By Alan Gionet

BROOMFIELD, Colo. (CBS4)– Thomas Faughnan finds his brother’s name inscribed in bronze on the 9/11 Memorial in Broomfield. It cannot be easy to see.

(credit CBS)

At 38, Christopher Faughnan was a man with a warm heart who loved his wife and three children and may have longed for Colorado as he worked as a bond broker on the 104th floor of the north tower of the World Trade Center on 9/11.

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“That kind of tied him to New York for a while, but I think he always wanted to come back to Colorado. His wife Cathy was a native Coloradoan,” said Tom.

The family had moved to Colorado from the New York area when Christopher was about 12 or 13 Tom remembered. Chris was the sixth of eight children. Their father got a job working on the building of the Eisenhower Tunnel. Chris attended Arvada High and the University of Colorado, where he met his wife Cathy.

His father’s connections with a financial company in New York got him a shot at a job in New York and he jumped right in and starting moving up.

Eventually, he would end up working for Cantor Fitzgerald in the World Trade Center. It was the first tower struck on 9/11. Located on the floors above where American Airlines Flight 11 struck, not a single worker among 658 Cantor Fitzgerald employees survived.

“He had a very strong sense of trying to do the right thing,” Tom said about his brother’s character.

Chris’ wife would later share what she called Chris’ Rules of the Universe.

Christopher Faughnan (credit CBS)

“I think it was rule number four was never walk past a piece of litter without picking it up,” remembered Tom. “His last two were like ride your bike and drink good wine.”

His brother’s sense of decency came out when he would pass a panhandler trying to sell books on the street.

“And he would often ask him, you know, have you read any of these books are they any good? Which ones would you recommend to me? Somebody that they might look down to. He looked at as another human being that needed a lift.”

In the early days after the attack, the family had its struggles like many. In a documentary just coming out titled, Finding Daylight, director/producer Bettina Moss tries to convey the stories of two families and their loss, among them the wife and children of Chris Faughnan.

“My friend came by, I just lost it, I’m like, ‘He’s gone. Oh my God, what am I going to do, I have three kids,’” related Chris’ wife Cathy. “It took a long time to start taking a few steps out of that.”

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Cathy Faughnan was able to eventually re-marry. The three children are doing well in adulthood said Tom.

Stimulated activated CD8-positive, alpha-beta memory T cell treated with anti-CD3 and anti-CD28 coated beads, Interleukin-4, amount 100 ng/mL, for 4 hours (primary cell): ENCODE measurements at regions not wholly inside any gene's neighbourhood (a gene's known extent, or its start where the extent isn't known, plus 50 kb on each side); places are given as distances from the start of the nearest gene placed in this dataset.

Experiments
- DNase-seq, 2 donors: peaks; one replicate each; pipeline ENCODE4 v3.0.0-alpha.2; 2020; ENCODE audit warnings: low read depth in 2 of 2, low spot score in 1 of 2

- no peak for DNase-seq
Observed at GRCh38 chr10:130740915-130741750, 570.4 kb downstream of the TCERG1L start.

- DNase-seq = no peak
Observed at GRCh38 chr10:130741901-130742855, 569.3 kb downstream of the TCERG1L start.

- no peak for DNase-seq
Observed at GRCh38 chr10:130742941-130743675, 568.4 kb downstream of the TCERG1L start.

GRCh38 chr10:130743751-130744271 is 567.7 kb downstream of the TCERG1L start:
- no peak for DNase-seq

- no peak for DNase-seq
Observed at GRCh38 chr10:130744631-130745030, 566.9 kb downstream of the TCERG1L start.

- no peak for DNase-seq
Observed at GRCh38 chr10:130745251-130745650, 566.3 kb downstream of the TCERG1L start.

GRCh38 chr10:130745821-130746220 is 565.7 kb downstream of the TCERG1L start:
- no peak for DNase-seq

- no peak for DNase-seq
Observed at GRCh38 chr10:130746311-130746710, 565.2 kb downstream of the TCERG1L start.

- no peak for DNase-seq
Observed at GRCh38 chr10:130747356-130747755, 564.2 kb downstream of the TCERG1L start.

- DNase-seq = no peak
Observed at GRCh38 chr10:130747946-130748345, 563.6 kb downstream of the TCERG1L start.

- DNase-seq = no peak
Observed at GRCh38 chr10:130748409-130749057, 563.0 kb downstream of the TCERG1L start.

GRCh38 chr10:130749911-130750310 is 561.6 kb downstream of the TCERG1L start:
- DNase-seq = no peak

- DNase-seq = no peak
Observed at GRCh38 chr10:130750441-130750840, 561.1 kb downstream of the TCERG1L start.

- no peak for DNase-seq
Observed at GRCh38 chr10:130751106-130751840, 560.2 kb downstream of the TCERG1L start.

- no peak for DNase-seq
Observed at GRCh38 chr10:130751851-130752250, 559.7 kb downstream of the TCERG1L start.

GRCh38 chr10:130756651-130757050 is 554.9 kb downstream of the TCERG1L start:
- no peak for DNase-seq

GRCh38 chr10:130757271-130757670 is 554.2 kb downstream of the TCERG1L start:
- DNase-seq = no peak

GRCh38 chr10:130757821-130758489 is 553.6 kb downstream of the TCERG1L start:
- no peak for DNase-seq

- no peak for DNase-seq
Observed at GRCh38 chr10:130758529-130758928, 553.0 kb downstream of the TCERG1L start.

His youngest daughter Juliet relates in the documentary, “You just have to live your life in a way that you hope would make the people you lost proud.”

In the years since 9/11 some things have gotten easier says Tom. But it’s hard to understand the reasoning for the attack.

“If any of those hijackers knew these people, they certainly would not have done what they did… You can’t remain hateful towards people that were obviously misguided and were twisted in some way… I ask those same questions today when I hear a suicide bomber has gone to the middle of a crowded marketplace… how twisted do you have to be or how much as the propaganda and indoctrination in a person’s early life twisted a person’s mind to think that’s what they have to do?”

There have been things that have been negatives and positives over 20 years as Tom sees it.

Christopher Faughnan (credit CBS)

“We’ve had wars in Afghanistan, we’ve had wars in Iraq, we’ve lost servicemen who basically we’ve propagated the same type of loss that we had on September 11 of those families of servicemen killed in action and obviously for many people in Afghanistan and Iraq, have lost you know, countless loved ones.”

Among the things that have helped, has been the sharing of stories of the people lost. The family has kept the stories of Chris’ life and memories alive.

“My niece was saying just the other day how she missed my brother Chris. And she wasn’t born when he was around, so they’ve done a pretty good job of keeping his memory alive,” said Tom.

Chris might be distressed if he saw a divided country today thought Tom.

“I think he would be upset with some of the deep divisions in some areas of the country and I think he would be someone that would try and work for some unity or middle ground for people.”

It’s just the kind of person Christopher Faughnan was. And Tom plans on sharing that at Saturday’s 9/11 remembrance at the memorial in Broomfield Community Park at 9 a.m.

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“There are so many more good things in the world than bad things. There’s always going to be evil in the world, it’s unavoidable. But there’s a lot more good here.”

Alan Gionet